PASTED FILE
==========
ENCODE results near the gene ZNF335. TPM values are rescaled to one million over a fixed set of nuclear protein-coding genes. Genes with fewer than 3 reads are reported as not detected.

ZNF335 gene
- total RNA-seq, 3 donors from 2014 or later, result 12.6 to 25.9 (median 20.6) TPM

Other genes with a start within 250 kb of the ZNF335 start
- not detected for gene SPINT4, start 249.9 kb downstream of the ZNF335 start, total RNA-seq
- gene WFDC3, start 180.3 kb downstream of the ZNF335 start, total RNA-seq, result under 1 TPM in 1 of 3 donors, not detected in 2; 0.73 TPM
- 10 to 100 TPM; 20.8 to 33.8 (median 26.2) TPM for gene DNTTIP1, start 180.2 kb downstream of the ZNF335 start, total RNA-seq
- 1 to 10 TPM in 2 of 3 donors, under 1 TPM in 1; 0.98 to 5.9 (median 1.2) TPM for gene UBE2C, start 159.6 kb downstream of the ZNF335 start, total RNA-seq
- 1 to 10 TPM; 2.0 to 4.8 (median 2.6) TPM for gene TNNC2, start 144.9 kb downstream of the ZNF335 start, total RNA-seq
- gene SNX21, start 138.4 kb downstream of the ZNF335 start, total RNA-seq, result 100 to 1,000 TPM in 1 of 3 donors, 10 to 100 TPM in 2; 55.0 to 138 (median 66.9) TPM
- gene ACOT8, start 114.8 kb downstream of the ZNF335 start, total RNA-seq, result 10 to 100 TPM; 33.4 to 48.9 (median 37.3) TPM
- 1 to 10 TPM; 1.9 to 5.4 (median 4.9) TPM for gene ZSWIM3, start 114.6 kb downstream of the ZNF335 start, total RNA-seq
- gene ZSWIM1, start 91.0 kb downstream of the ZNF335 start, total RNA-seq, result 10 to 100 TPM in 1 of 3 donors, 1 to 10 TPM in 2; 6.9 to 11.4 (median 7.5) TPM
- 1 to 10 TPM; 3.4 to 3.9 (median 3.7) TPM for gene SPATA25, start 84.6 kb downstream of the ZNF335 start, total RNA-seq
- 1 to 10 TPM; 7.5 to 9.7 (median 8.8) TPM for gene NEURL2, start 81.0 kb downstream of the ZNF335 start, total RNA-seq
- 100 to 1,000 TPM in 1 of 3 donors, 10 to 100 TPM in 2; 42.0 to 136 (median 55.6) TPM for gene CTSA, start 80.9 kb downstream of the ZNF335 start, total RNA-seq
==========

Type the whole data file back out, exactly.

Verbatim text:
ENCODE results near the gene ZNF335. TPM values are rescaled to one million over a fixed set of nuclear protein-coding genes. Genes with fewer than 3 reads are reported as not detected.

ZNF335 gene
- total RNA-seq, 3 donors from 2014 or later, result 12.6 to 25.9 (median 20.6) TPM

Other genes with a start within 250 kb of the ZNF335 start
- not detected for gene SPINT4, start 249.9 kb downstream of the ZNF335 start, total RNA-seq
- gene WFDC3, start 180.3 kb downstream of the ZNF335 start, total RNA-seq, result under 1 TPM in 1 of 3 donors, not detected in 2; 0.73 TPM
- 10 to 100 TPM; 20.8 to 33.8 (median 26.2) TPM for gene DNTTIP1, start 180.2 kb downstream of the ZNF335 start, total RNA-seq
- 1 to 10 TPM in 2 of 3 donors, under 1 TPM in 1; 0.98 to 5.9 (median 1.2) TPM for gene UBE2C, start 159.6 kb downstream of the ZNF335 start, total RNA-seq
- 1 to 10 TPM; 2.0 to 4.8 (median 2.6) TPM for gene TNNC2, start 144.9 kb downstream of the ZNF335 start, total RNA-seq
- gene SNX21, start 138.4 kb downstream of the ZNF335 start, total RNA-seq, result 100 to 1,000 TPM in 1 of 3 donors, 10 to 100 TPM in 2; 55.0 to 138 (median 66.9) TPM
- gene ACOT8, start 114.8 kb downstream of the ZNF335 start, total RNA-seq, result 10 to 100 TPM; 33.4 to 48.9 (median 37.3) TPM
- 1 to 10 TPM; 1.9 to 5.4 (median 4.9) TPM for gene ZSWIM3, start 114.6 kb downstream of the ZNF335 start, total RNA-seq
- gene ZSWIM1, start 91.0 kb downstream of the ZNF335 start, total RNA-seq, result 10 to 100 TPM in 1 of 3 donors, 1 to 10 TPM in 2; 6.9 to 11.4 (median 7.5) TPM
- 1 to 10 TPM; 3.4 to 3.9 (median 3.7) TPM for gene SPATA25, start 84.6 kb downstream of the ZNF335 start, total RNA-seq
- 1 to 10 TPM; 7.5 to 9.7 (median 8.8) TPM for gene NEURL2, start 81.0 kb downstream of the ZNF335 start, total RNA-seq
- 100 to 1,000 TPM in 1 of 3 donors, 10 to 100 TPM in 2; 42.0 to 136 (median 55.6) TPM for gene CTSA, start 80.9 kb downstream of the ZNF335 start, total RNA-seq